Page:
Download and Play Winning Eleven 9 with English Commentary Today
but the real neat feature, which i didn't notice until i'd got over the fact i'd been playing a completely different game on my ds, is that your stats on the main menu's options screen instantly update if you play with no internet connection. this helps pave the way for making the (as i mentioned earlier) imminent real-world release of the psp incarnation.
winning eleven 9 english commentary - winning
if you've been playing previous versions of we9 (dreamcast, ps2) you'll feel right at home, as they share much of the same look and feel. yet, at a glance there are subtle differences. the player models and the kits are slightly more dynamic, the stadiums are grander and the players' stats are more up to date (in other words, the epl has proper official licensees now). the sound is more atmospheric, while the commentary is more on the witty side, and the more generic konami attempts at humour have been cut altogether. that's not really a bad thing, of course, and the competent storytelling which pervades the english-language version also rubs off on the more die-hard japanese audience. the problem is that getting to such a strong representation of the world's most popular sport was never going to be easy.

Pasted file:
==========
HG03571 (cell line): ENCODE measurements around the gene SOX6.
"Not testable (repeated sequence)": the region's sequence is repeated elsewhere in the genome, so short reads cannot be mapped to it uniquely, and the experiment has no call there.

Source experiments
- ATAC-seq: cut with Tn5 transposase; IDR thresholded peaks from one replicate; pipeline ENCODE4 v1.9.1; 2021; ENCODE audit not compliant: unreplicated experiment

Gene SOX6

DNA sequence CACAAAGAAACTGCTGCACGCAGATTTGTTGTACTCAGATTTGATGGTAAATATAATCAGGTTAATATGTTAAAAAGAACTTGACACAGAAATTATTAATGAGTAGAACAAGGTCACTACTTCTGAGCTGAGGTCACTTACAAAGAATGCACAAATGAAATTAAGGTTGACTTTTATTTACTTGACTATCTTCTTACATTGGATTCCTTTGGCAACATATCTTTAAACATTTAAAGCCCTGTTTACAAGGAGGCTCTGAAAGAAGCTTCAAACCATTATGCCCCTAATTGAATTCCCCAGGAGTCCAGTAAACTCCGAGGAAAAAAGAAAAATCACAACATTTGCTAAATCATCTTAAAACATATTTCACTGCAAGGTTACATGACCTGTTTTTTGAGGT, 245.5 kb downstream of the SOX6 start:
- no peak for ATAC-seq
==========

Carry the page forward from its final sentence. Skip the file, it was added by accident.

the story of five little people's journey across the great, open road and back is cleverly scripted, with some amazing twists for the less astute (and if you're that clever, you probably won't be reading my conclusion). it's witty, it's endearing and it's deeply moving, and is brilliantly translated to fit the specific needs of the novel. the mobile designer's tale, meanwhile, is swift, smooth and fresh. the characterisation of every single person is so well honed that you'll find yourself hoping for more space for that lone parent to show up in the strip-lit pubs of london, or for one of the boys to accidentally get turfed out of the house for misbehaving. if the girl with the dragon tattoo was snappy and witty, then tattoo is downright engrossing. if you like mysteries, this is one for you - you might even try re-reading it. at the end of tattoo, we see the real aftermath of the damage inflicted on the children in st dunstans. it's all too real, and too unalterable, and it's often terribly cruel, so this time i won't tell you to avoid this one.